1911 Encyclopædia Britannica/Ermeland

ERMELAND, or ERMLAND (Varmia), a district of Germany, in East Prussia, extending from the Frisches Haff, a bay in the Baltic, inland towards the Polish frontier. It is a well-wooded sandy tract of country, has an area of about 1650 sq. m., a population of 240,000, and is divided into the districts of Braunsberg, Heilsberg, Russel and Allenstein.

Ermeland was originally one of the eleven districts of old Prussia and was occupied by the Teutonic Knights (Deutscher Orden), being made in 1250 one of the four bishoprics of the country under their sway. The bishop of Ermeland shortly afterwards declared himself independent of the order, and became a prince of the Empire. In 1466 Ermeland, together with West Prussia, was by the peace of Thorn attached to the crown of Poland, and the bishop had a seat in the Polish senate. In 1772 it was again incorporated with Prussia. Among the bishops of the see, which still exists, with its seat in Frauenberg, may be mentioned Aeneas Sylvius Piccolomini, afterwards Pope Pius II., and Cardinal Stanislaus Hosius (1504-1579), the founder of the Jesuit college in Braunsberg.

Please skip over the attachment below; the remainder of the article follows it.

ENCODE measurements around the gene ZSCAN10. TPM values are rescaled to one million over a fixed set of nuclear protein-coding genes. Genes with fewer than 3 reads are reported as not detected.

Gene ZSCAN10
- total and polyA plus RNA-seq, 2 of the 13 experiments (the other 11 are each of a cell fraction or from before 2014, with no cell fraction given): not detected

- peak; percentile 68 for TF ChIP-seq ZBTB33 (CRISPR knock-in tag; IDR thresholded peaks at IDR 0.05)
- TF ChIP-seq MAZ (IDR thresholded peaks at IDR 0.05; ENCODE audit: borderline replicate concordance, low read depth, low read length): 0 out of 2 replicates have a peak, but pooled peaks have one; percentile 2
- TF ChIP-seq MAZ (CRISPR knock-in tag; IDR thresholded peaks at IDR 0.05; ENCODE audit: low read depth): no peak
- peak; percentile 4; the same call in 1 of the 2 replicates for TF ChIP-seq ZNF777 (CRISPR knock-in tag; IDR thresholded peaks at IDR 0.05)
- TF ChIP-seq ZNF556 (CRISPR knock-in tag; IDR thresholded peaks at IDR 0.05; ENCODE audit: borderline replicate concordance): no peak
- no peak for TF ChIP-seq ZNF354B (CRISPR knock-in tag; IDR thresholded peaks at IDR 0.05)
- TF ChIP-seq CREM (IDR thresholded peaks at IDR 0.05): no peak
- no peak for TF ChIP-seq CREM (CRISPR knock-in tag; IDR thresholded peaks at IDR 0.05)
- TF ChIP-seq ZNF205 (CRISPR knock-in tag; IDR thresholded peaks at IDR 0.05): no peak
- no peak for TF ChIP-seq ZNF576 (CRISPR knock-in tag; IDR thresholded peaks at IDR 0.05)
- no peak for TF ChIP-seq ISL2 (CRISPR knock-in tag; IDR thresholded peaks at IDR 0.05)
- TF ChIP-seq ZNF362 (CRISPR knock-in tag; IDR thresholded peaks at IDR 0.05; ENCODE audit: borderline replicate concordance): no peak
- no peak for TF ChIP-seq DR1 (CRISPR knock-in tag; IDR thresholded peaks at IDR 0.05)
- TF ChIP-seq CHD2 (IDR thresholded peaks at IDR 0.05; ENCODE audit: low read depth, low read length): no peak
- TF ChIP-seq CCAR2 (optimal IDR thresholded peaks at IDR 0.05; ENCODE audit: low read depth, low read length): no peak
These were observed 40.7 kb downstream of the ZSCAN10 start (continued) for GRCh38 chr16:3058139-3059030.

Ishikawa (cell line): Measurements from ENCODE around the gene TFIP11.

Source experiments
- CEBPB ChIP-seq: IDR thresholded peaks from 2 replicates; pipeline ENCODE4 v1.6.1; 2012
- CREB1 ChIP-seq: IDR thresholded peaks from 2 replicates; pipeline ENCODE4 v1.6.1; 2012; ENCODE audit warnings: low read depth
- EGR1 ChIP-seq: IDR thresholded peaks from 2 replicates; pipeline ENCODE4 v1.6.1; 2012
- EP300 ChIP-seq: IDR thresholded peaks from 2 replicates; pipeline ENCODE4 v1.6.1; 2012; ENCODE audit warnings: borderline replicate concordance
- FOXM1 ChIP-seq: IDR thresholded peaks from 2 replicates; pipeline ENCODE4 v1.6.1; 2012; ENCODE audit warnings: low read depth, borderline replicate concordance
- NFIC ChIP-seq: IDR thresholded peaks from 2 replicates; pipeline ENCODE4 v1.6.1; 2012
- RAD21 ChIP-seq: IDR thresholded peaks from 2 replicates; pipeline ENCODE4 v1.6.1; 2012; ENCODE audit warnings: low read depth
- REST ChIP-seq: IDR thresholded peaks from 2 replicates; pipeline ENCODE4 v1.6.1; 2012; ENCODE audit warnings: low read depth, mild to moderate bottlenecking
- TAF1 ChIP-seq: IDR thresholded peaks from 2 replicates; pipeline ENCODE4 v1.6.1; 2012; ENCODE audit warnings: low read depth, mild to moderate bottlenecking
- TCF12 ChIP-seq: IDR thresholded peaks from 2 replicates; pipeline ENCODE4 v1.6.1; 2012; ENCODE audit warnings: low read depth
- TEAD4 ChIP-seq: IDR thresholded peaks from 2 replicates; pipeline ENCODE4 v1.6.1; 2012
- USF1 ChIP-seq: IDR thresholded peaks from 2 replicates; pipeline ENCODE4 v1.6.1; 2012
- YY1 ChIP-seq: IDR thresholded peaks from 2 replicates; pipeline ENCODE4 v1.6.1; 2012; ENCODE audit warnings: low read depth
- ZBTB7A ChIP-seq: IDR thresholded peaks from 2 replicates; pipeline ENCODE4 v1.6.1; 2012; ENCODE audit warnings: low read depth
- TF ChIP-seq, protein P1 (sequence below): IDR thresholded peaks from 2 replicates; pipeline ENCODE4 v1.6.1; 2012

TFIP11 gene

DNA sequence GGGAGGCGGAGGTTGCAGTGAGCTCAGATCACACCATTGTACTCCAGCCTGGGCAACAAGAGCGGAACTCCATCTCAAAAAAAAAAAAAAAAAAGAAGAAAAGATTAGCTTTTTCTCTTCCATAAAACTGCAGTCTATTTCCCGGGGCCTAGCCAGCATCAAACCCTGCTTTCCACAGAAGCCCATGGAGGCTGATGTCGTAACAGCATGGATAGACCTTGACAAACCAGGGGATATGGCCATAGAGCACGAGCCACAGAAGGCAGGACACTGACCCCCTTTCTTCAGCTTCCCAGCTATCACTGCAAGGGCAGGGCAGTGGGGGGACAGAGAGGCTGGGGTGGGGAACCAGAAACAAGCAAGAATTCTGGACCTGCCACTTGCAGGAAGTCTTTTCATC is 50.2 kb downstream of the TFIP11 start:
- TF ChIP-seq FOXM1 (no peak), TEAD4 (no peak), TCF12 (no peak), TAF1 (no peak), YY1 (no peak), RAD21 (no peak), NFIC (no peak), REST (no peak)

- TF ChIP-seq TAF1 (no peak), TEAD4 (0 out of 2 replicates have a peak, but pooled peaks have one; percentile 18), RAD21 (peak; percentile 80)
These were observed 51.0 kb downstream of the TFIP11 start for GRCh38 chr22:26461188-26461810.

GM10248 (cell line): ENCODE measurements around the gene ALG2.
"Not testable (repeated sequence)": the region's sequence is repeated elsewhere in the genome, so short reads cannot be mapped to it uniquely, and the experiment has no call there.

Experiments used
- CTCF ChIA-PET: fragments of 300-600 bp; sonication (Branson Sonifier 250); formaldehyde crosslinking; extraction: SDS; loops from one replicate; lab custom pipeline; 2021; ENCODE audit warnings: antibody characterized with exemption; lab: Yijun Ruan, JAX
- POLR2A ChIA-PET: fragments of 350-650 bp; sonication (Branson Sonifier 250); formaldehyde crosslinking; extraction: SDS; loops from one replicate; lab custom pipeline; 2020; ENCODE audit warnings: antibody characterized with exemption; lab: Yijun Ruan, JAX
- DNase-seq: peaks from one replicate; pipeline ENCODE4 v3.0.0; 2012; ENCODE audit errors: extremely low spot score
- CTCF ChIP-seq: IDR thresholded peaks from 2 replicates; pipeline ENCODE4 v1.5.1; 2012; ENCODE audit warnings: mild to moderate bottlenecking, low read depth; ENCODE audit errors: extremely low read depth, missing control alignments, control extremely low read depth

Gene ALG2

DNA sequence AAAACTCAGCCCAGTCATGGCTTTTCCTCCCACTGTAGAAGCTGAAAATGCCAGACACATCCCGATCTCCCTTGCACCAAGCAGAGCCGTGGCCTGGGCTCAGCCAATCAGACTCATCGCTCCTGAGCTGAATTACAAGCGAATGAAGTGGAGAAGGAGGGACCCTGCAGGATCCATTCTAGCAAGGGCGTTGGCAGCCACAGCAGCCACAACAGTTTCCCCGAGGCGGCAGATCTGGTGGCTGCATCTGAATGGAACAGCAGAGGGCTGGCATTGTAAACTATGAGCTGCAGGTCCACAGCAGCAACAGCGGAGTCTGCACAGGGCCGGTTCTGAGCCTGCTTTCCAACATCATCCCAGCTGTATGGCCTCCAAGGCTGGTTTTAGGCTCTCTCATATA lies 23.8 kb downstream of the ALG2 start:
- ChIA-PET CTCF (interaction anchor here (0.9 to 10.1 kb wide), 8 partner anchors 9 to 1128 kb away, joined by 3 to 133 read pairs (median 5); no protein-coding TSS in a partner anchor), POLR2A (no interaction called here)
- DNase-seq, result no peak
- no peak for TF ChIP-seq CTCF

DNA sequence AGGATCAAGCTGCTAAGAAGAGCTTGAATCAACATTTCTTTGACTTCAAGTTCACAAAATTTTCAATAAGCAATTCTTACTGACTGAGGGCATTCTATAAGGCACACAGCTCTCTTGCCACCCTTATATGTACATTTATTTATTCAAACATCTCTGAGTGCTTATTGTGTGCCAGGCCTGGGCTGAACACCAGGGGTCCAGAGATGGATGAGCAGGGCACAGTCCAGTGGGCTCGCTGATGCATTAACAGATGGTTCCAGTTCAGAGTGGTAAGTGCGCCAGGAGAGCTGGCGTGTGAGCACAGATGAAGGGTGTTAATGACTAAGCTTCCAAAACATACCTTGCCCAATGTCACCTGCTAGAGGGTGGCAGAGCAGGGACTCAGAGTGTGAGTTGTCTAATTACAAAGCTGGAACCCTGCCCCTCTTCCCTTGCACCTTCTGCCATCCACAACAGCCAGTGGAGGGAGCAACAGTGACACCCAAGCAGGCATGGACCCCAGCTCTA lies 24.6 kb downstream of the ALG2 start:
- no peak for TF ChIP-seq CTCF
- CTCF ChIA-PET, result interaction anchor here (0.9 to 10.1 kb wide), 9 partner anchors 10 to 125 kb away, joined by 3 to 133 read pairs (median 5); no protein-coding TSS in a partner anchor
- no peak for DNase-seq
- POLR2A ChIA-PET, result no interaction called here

See Hipler, Literaturgeschichte des Bisthums Ermeland (Braunsberg, 1873); the Monumenta historiae Warmiensis (Mainz, 1860-1864, and Braunsberg, 1866-1872, 4 vols.); and Buchholz, Abriss einer Geschichte des Ermlands (Braunsberg, 1903.)